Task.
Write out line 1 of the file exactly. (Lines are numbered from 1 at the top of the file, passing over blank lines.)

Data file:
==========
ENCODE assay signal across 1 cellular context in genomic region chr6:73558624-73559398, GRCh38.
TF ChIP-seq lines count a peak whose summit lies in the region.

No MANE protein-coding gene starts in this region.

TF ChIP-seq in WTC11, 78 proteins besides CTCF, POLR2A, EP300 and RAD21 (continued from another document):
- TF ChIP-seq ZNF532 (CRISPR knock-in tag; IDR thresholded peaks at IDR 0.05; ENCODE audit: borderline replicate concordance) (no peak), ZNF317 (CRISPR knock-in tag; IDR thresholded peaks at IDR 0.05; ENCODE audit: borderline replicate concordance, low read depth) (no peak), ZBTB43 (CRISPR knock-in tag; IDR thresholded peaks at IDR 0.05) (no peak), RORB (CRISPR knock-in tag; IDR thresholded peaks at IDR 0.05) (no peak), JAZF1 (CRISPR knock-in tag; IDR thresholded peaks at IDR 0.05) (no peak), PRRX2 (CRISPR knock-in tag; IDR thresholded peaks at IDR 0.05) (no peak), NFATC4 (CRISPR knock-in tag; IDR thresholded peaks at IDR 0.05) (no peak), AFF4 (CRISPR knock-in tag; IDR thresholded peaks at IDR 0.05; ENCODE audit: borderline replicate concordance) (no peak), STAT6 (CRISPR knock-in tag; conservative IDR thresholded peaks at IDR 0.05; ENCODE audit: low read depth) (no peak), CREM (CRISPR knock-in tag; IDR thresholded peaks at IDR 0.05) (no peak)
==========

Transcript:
ENCODE assay signal across 1 cellular context in genomic region chr6:73558624-73559398, GRCh38.